Oslo Road boat ramp plan picks up opposition
Florida Inland Navigation District Commissioner Paul Dritenbas says he strongly supports public access to the lagoon at the Oslo Road Boat Ramp but opposes the county’s controversial plan to expand parking and increase motorized boat traffic.
“I didn’t score the project high enough for approval when we voted on it in July,” Dritenbas says. “It needed 35 points and I gave it 32 or 33. I think there were other commissioners who scored it below the approval threshold as well.”
Indian River County has been trying for several years to get permits from the Army Corps of Engineers and St. Johns River Water Management District to fill wetlands, build more docks, dredge part of a channel and pave an enlarged parking area and roadway at the south county ramp to increase usage and make it easier to launch powerboats.
Dritenbas believes the county plan goes too far. “I think it would be better to develop it as a ramp for non-motorized boats,” he says. “With the popularity of kayaking, canoeing and paddle-boarding, we get applications all the time for non-motorized ramps.”
Dritenbas is against filling wetlands at the site where a functional boat ramp, parking lot and dock built in 2009 already exist. He thinks the 2,000 feet of Oslo Road the county wants to pave should be reinforced with geotextile fabric instead of being overlaid with asphalt.
He says the long-lasting, permeable fabric has been used in many similar situations to stabilize roadbeds while also reducing runoff that pollutes the lagoon.
“We need to pave the actual parking area where vehicles turn around, and it is good idea to get the muck out of the channel, but we shouldn’t mess with the wetlands.”
Dritenbas joins the Coastal Conservation Association, Sierra Club, Save the Manatee Club, the Marine Resources Council, the Pelican Island Audubon Society, Indian Riverkeeper Marty Baum and local scientists in opposing the county plan.
Opponents say the proposed work would endanger manatees in addition to damaging seagrass and fish populations in one of the few areas of the lagoon where seagrass and fish are still thriving in the wake of recent algae blooms and other events that have severely damaged the estuary environment.
“The level of access that has traditionally been available at Oslo is appropriate for that site,” says David Cox, Ph.D, a Vero Beach ecologist who works on many private and government projects in the county. “Intensified usage is not going to be sustainable for the natural resources there.”
Grant Gilmore, a founding scientist at Harbor Branch who wrote his doctoral dissertation on seagrass and is widely regarded as the foremost expert on fish in the Indian River Lagoon, says expanding the facility could have a disastrous impact on fish populations.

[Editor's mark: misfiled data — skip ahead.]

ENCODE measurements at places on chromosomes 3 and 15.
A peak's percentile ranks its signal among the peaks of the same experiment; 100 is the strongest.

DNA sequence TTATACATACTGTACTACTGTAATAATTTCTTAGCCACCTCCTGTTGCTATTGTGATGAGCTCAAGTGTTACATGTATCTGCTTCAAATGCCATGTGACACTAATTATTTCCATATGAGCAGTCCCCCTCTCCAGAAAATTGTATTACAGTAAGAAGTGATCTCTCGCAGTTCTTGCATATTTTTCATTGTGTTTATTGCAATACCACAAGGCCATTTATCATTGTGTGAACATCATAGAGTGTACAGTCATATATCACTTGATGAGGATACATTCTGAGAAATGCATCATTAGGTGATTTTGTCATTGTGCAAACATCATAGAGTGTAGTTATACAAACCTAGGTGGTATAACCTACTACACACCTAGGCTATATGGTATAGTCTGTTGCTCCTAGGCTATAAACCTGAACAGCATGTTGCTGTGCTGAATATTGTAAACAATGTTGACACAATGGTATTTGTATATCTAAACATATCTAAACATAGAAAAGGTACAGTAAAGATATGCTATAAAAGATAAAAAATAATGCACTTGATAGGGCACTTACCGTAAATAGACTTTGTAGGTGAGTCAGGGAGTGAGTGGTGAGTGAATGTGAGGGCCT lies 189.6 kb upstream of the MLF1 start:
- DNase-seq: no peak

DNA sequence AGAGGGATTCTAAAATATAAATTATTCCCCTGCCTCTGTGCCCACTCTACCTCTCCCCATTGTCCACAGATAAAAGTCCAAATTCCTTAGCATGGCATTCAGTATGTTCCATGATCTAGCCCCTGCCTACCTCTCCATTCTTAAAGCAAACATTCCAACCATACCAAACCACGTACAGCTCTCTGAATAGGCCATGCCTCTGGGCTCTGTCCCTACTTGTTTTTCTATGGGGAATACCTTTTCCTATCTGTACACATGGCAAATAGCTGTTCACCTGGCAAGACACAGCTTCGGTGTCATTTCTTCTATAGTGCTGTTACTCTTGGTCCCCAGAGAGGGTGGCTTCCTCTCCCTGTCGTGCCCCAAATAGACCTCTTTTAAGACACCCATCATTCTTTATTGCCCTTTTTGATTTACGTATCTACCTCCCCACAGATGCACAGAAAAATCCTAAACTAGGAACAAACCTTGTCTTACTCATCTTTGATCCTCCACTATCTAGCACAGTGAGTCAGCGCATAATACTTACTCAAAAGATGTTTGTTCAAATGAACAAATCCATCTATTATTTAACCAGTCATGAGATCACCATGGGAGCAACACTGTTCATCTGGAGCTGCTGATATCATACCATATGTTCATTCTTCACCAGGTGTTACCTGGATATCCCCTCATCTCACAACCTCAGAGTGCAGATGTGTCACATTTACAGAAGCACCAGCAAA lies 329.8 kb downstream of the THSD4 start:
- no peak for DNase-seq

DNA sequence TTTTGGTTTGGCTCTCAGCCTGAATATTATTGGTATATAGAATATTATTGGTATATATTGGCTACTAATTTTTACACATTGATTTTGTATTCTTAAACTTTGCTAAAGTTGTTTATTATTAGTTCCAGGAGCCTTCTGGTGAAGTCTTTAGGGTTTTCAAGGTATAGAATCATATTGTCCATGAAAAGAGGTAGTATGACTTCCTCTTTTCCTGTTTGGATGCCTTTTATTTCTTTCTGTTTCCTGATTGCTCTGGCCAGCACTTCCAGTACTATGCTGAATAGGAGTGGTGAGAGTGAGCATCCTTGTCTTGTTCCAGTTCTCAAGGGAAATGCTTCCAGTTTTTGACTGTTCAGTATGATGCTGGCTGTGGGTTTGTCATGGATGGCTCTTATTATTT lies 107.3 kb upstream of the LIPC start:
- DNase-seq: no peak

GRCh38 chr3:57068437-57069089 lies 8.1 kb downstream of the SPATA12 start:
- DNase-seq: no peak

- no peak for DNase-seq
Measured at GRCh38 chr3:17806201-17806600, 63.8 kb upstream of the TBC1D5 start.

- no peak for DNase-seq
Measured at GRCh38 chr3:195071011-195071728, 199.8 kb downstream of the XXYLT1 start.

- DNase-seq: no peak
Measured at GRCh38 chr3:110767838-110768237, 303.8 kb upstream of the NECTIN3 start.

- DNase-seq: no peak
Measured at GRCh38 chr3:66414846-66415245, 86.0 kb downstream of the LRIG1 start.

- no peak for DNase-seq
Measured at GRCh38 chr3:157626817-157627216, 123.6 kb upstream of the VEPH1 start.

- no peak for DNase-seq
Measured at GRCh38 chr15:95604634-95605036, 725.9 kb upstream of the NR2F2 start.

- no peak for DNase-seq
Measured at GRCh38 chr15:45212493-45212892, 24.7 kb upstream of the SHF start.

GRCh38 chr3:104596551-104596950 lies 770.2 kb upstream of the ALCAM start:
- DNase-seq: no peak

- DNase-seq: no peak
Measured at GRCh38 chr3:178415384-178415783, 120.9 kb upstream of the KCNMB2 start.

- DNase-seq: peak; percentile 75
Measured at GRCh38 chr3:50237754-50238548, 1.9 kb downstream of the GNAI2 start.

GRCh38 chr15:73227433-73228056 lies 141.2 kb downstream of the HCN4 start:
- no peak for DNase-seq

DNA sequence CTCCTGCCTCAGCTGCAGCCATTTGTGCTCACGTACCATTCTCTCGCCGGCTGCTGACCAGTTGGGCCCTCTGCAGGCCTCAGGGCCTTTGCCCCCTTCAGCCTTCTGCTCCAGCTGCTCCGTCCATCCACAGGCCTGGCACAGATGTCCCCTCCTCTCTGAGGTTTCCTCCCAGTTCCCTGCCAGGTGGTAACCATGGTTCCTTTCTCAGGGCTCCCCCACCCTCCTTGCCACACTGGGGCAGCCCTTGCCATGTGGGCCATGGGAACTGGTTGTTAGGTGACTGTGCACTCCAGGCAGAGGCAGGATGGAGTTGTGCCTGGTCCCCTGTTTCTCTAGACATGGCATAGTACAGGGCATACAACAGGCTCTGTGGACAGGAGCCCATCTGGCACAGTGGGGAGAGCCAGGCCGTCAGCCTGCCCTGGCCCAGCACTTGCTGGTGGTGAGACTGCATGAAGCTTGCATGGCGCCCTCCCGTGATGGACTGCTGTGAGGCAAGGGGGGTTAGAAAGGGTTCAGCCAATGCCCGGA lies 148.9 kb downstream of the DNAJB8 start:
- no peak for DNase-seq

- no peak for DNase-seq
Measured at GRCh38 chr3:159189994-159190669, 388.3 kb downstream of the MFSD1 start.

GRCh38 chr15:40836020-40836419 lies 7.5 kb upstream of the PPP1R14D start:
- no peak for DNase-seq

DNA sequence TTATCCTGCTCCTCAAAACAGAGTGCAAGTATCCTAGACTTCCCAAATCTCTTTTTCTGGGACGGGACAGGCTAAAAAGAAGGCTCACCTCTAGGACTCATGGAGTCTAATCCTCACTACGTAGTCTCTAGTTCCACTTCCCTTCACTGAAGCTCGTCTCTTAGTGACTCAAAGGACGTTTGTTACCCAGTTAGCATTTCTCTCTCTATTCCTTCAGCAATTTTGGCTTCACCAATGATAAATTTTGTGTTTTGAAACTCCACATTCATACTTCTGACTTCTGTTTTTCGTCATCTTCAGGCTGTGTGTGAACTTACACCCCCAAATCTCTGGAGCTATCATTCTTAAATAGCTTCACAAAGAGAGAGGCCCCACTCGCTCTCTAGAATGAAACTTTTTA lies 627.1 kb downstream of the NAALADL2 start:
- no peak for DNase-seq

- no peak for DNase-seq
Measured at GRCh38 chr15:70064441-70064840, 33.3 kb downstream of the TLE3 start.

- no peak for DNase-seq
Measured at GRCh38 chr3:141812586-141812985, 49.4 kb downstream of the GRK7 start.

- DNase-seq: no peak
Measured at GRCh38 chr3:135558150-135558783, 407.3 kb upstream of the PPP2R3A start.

Fish larvae are guided by chemical signals to specific locations to mature and Gilmore says the mangroves north of the boat ramp and the culvert to the south constitute the most abundant fish nursery between Cape Canaveral and the Jupiter inlet.
“Grant Gilmore is right,” says Dritenbas. “They have been studying that area for 30 years and it is one of the most prolific nurseries for sea trout, ladyfish, redfish and drum.”
Up until now, the project has met a stone wall of resistance from state and federal agencies that concurred with findings of environmental harm, but the county has been dogged in its efforts, bringing political pressure to bear on the agencies and repeatedly reducing the size of the project to win approval.
“I am anxious to see this go through,” says commission Chairman Joe Flescher. “The objections are noted and have been addressed. The original design was for 40 parking places and that has been scaled back to 12.
There will only be a minimal amount dredging. There will be some impact on seagrass, but it will be minor.
“I don’t own a boat and don’t plan to get one, so I don’t have a dog in the hunt, but that is the only spot in south county citizens can utilize to launch their small craft and we think the improvements are needed.”
After hearing from Congressman Bill Posey’s office, U.S. Fish and Wildlife approved the latest version of the plan in April.
St. Johns website shows the project has been recommended for approval by plan reviewers but it also says approval is pending, making the status of the county’s permit application unclear at press time.
On July 19, a majority of FIND commissioners voted to provide $437,000 in matching funds to go with $462,000 in county money to complete the project, but that money is not final.
“We are still going through the full grant approval process,” says Janet Zimmerman, FIND’s assistant executive director.
“If the county doesn’t have all its permits by the time we meet in September, that funding goes away,” says Dritenbas.
The Florida Inland Navigation District is a special taxing district created by the Florida Legislature in 1927 to create and keep open a waterway along Florida’s Atlantic coast.
Dritenbas, an architect and fishing guide, was appointed to FIND’s governing board in March to represent Indian River County, replacing attorney Bruce Barkett.